2. The Priest-master

In that same notebook, we find an outline of an "Adoration for priests" dedicated to Jesus Master, with this intention: "to become like him in teaching" (cf. Q LV [1913] 97). The priest has been made so to be "master" to the people of God. On this concept Fr. Alberione insistently returns with the end of infusing on the candidates the passion for study along with spiritual and moral formation. "The priest [in fact] must be an example to the people, master in the practice of virtues..." (cf. Q 012 [1908] 3). Let not the candidates to the priesthood forget that the priest is "alter Christus" and, as such, "he takes into himself the qualities of master educator of children, of doctors, of judges, of sovereigns..." by teaching the doctrine and the morality of Christ (cf. Q 018 [1908] 53).

Called by the Divine Master to reveal His presence in his own person as He is present in the Eucharist (cf. Q 018 [1908] 48), the priest must draw from Him light and strength for his mission of witnessing and of evangelization. He in fact is "teacher of the world, salt, light of men" (cf. Q 040 [1910] 9 [cf. Mt. 5:13-14] and Q 038 [1910] 159).

In this catechesis to the seminarians, the young Fr. Alberione proceeded in harmony with the Rector of the Seminary, Canon Danusso, as it appears from the Indice e schemi delle meditazioni dettate nel Seminario di Alba, where, on Saturday, 2 January 1909, we see noted the topic "The way of the elect and the Divine Master" and, on 4 March, "Conference of the Rector on the obligation to pattern ourselves after the Master Jesus Christ".(65)

The first requirement of such discipleship is love for the Divine Master and,(66) at the same time, love for studies. Inasmuch as the priest has received the same mission as Jesus Christ, to become "above all master of a population" and not only a pray-er or a celebrant, he has the obligation of studying deeply the science of theology (cf. Q 041 [1910] 34-36). Love for books is a sign of priestly vocation, just as in the twelve-year-old Jesus the knowledge of the Scriptures and interest for the things of God revealed his future mission as Master (cf. Q 040 [1910] 109-110).(67)

From here comes the lofty dignity and responsibility of every priest dedicated to teaching. If, as a Christian teacher, he exercises a task of human promotion which places him on a higher level to that of the pagan pedagogue (cf. Q 045 [1910] 132), as priest-formator of souls, he carries out a role well above any other, including that of kings (cf. Q 044 [1910] 38). He is "master of most lofty and sublime things" (cf. Q 046 [1910] 120-126). (summary)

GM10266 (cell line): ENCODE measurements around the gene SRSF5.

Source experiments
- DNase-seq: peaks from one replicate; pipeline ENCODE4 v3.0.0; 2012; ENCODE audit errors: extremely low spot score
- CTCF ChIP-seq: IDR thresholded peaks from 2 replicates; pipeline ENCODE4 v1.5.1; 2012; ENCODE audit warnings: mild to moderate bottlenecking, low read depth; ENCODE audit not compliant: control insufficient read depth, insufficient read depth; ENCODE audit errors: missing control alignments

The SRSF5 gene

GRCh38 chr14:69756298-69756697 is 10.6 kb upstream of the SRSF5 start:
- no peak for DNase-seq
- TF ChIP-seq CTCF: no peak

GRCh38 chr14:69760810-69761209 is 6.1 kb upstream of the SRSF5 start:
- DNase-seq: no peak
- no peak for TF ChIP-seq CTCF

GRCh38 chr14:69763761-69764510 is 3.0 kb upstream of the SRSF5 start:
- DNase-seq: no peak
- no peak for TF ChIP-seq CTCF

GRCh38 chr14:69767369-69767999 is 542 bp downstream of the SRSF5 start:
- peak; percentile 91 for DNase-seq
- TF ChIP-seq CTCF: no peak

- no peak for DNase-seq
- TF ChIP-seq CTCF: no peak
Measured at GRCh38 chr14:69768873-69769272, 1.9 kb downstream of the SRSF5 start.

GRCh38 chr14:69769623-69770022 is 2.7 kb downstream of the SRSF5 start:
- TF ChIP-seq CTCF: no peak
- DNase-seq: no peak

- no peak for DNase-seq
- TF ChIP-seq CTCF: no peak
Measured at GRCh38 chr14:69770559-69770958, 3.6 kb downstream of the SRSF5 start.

3. The "big fire lighted by Jesus Christ"

In a meditation of 1910, Fr. Alberione explained a thought which had given light to his youthful years and contributed to the resolution of his crisis: the earthly presence of the Pope, the visible image of Jesus Christ, "infallible teacher of truth," "our guide," our confirmation and "consolation" amidst numerous dangers of errors and contradictions.(68) In another sermon in 1912, alluding to the doctrinal disputes of the moment and to the condition of Pius X, almost a prisoner, he remembered with moved words the expressions of solidarity rendered by five hundred bishops to Pope Pius IX half a century earlier.(69)

The pompous language of that time, prior to two Vatican councils, translated nonetheless a concept well rooted in the spirit of Fr. Alberione since early youth until the end of his time. For him, the Pope is always "master, light, guide, rock of truth, sentinel against errors". Remembering this conviction alone we come to understand his affirmations, repeated in Abundantes divitiŠ forty years later: the Pope is the "the great fire lighted by Jesus Christ for humanity, for every century" (AD 57). It is in fact due to the experience of his youthful years – to the "deviations" and to the debates among different ideologies – that Fr. Alberione would trace the "persuasion" of the need to remain faithful to the Pope’s magisterium with an attitude of unquestionable adhesion to that value which he called "RomanitÓ."(70) His visit to Rome in this sense was decisive. He came to Rome in 1911 to represent the diocese in the congress of the Unione Populare. It was visit during which "he had the chance to pause in prayer at the tomb of St. Paul," drawing from there the inspiration for the future development of his works.(71) - (summary)